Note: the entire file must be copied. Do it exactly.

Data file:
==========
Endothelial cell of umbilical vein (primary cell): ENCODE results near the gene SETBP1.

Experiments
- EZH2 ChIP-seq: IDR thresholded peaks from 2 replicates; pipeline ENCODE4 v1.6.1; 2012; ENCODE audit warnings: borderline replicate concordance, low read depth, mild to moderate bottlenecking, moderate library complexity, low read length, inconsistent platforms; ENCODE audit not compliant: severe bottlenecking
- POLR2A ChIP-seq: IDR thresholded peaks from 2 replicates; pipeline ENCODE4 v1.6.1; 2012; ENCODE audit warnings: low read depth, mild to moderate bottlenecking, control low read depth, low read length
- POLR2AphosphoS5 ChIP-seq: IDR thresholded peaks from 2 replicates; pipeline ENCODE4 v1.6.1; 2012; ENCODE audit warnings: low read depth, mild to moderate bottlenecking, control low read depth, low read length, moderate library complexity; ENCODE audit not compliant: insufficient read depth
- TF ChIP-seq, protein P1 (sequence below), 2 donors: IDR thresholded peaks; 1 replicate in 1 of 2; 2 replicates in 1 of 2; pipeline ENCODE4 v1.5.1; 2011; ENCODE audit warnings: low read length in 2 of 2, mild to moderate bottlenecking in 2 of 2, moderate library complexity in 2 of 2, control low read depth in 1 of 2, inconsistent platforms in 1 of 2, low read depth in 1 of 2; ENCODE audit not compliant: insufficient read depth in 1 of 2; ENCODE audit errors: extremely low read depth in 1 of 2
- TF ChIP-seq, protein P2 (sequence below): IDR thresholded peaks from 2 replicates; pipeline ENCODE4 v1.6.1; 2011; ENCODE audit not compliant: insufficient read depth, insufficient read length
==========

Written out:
Endothelial cell of umbilical vein (primary cell): ENCODE results near the gene SETBP1.

Experiments
- EZH2 ChIP-seq: IDR thresholded peaks from 2 replicates; pipeline ENCODE4 v1.6.1; 2012; ENCODE audit warnings: borderline replicate concordance, low read depth, mild to moderate bottlenecking, moderate library complexity, low read length, inconsistent platforms; ENCODE audit not compliant: severe bottlenecking
- POLR2A ChIP-seq: IDR thresholded peaks from 2 replicates; pipeline ENCODE4 v1.6.1; 2012; ENCODE audit warnings: low read depth, mild to moderate bottlenecking, control low read depth, low read length
- POLR2AphosphoS5 ChIP-seq: IDR thresholded peaks from 2 replicates; pipeline ENCODE4 v1.6.1; 2012; ENCODE audit warnings: low read depth, mild to moderate bottlenecking, control low read depth, low read length, moderate library complexity; ENCODE audit not compliant: insufficient read depth
- TF ChIP-seq, protein P1 (sequence below), 2 donors: IDR thresholded peaks; 1 replicate in 1 of 2; 2 replicates in 1 of 2; pipeline ENCODE4 v1.5.1; 2011; ENCODE audit warnings: low read length in 2 of 2, mild to moderate bottlenecking in 2 of 2, moderate library complexity in 2 of 2, control low read depth in 1 of 2, inconsistent platforms in 1 of 2, low read depth in 1 of 2; ENCODE audit not compliant: insufficient read depth in 1 of 2; ENCODE audit errors: extremely low read depth in 1 of 2
- TF ChIP-seq, protein P2 (sequence below): IDR thresholded peaks from 2 replicates; pipeline ENCODE4 v1.6.1; 2011; ENCODE audit not compliant: insufficient read depth, insufficient read length